For more than a decade, various county boards have debated expanding or renovating the Muskegon County jail while conditions have worsened and sentencing and treatment options slowly have been diminished by overcrowding. Although many MLive and Muskegon Chronicle readers and citizens attending meetings about the jail believe releasing those who have low-level drug offenses or property crimes would correct the overcrowding issue, that's not supported by the facts.
A series, "The jail dilemma," investigated by MLive and Muskegon Chronicle reporter Eric Gaertner earlier this year, found the jail severely overcrowded with inmates being released early every day. During his research, Gaertner sent a Freedom of Information request to the Muskegon County Sheriff's Office for a list of inmates and their crimes on three random dates. What he learned is the people lodged in the jail are there for serious crimes, or, they have flouted the system for so long by failing to appear in court or to finish court ordered programs or probation that they can no longer be ignored.
Consultants hired by Muskegon County to study the jail confirmed what Gaertner found. Major and violent crimes are increasing in this county, changing the jail population. Seventy-six percent of the inmates are felons. In addition, 28 percent of the inmates are women, which is well above the national average and creates additional issues.
Delaying a decision on the jail will not change these facts. On Thursday, the county jail and juvenile center committee planned to review financing options for renovating and expanding the county jail and replacing the juvenile facility. After reviewing 88 different options, consultants recommended renovating and expanding the current jail on county-owned property in and around the Hall of Justice in Muskegon. They also recommended moving the Juvenile Transition Center to a renovated and expanded Craig School building at the corner of Southern Avenue and Park Street.
Many MLive and Chronicle readers have indicated they want the county board to put the decision on the jail to a vote in the form of a millage request to fund the jail renovations. They believe county residents will reject the proposal. Some of these people are the same ones who think we should lock up and throw away the key for nearly every arrested individual.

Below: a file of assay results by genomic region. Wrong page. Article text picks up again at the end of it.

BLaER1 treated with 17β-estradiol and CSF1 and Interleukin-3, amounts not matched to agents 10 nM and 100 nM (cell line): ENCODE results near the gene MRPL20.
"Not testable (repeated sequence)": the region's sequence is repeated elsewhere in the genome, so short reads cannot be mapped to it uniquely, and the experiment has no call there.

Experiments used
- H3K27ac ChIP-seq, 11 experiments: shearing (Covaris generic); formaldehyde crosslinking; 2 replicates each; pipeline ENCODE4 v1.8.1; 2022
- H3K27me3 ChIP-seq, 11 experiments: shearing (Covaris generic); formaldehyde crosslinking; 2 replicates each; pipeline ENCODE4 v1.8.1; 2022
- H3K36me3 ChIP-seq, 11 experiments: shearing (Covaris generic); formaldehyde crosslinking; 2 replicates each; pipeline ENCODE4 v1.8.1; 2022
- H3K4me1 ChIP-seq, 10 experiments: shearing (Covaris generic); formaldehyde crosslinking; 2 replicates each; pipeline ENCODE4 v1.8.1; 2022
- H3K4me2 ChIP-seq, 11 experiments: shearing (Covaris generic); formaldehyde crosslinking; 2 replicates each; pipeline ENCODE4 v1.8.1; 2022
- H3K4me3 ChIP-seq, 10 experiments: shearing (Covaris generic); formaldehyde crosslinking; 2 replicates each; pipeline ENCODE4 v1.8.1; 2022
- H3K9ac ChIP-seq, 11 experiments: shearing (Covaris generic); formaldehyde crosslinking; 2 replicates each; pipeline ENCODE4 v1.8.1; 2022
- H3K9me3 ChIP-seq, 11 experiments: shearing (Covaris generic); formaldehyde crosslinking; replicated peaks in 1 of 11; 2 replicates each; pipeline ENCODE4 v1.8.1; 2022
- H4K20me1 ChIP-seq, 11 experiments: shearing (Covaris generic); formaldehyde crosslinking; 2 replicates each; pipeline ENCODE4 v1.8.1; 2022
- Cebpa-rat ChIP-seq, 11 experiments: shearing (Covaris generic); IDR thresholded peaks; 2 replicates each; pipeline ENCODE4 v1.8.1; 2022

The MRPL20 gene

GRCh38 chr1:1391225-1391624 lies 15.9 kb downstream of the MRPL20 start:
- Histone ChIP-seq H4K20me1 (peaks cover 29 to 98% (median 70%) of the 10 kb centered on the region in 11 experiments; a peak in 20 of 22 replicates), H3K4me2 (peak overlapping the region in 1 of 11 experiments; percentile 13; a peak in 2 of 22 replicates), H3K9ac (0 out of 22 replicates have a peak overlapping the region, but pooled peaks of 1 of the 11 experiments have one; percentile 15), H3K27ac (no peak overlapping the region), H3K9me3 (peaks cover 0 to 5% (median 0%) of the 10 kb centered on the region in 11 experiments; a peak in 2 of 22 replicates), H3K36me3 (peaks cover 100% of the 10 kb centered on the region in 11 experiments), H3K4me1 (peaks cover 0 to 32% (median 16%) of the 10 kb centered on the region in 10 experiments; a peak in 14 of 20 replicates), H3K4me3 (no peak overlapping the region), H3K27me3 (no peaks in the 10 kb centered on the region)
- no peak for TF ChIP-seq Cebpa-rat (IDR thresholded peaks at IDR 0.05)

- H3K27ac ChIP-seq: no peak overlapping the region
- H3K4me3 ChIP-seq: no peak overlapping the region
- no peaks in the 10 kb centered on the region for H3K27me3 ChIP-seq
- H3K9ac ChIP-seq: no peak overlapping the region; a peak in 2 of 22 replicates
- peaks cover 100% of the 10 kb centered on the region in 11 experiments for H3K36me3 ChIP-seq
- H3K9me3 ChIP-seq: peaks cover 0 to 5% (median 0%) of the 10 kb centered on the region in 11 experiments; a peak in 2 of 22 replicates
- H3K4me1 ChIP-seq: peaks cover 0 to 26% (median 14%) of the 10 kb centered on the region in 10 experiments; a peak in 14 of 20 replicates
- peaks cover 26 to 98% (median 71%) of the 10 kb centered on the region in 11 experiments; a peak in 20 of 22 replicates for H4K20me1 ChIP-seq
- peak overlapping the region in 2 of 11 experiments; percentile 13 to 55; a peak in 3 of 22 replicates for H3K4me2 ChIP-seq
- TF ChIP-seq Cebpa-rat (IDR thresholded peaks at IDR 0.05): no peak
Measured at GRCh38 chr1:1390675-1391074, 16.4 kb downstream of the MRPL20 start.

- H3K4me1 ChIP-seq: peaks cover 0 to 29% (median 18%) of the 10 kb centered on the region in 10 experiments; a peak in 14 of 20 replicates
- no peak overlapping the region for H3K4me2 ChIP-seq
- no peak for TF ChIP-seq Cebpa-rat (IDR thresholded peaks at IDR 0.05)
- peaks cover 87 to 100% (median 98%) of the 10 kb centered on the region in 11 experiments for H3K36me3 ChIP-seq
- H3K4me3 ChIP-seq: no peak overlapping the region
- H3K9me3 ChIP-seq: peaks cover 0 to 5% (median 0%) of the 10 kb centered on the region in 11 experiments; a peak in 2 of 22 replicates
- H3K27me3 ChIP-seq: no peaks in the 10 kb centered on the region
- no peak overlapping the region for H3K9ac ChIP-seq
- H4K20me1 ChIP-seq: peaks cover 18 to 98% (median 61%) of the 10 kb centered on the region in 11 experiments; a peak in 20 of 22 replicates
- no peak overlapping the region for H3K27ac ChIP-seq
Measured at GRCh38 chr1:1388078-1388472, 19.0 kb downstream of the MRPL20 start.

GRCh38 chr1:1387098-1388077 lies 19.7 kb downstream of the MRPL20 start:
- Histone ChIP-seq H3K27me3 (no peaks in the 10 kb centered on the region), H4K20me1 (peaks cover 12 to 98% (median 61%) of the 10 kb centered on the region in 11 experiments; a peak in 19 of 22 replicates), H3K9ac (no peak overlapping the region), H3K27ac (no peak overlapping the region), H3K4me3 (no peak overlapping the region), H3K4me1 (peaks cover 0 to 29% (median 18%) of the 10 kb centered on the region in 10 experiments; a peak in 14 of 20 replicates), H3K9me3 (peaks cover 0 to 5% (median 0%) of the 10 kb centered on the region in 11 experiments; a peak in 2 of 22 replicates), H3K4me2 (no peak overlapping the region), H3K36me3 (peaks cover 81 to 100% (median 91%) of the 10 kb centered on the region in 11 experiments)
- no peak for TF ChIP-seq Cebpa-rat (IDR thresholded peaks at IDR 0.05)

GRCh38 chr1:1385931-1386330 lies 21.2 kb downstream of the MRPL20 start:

They can't have it both ways. Either the county renovates and expands the jail so that judges can put some muscle behind alternative programs - you will end up in jail if you don't comply with these rules - or we complain about the growing amount of crime in our communities.
The jail and juvenile justice center can be a place where the community reclaims individuals who have made serious mistakes. There are crimes that don't deserve incarceration. But the decision about how these individuals are treated shouldn't be forced by a lack of space in the jail and a juvenile center designed for punishment instead of treatment and rehabilitation.
Technology has changed how jails operate. Using new technology, the county and sheriff's office might be able to cut costs to help fund the new construction as well as move the jail into the 21st century.
Of course, county officials should closely scrutinize the consultant's proposal. Is this the best way to expand and renovate these facilities? Or, is this recommendation appealing because we've always done it this way? They need to listen to neighbors' concerns about the new juvenile facility and protect their property values.
But, the county board also needs to take action. The current jail is outdated and unsafe - for inmates, jail staff, visitors and anyone else who enters the building. Inmates often are released before they finish treatment programs started while in jail or their sentences are complete. Many flout the system because they know they won't be sent to jail even if they do ignore guidelines. Don't let this end up on the shelf.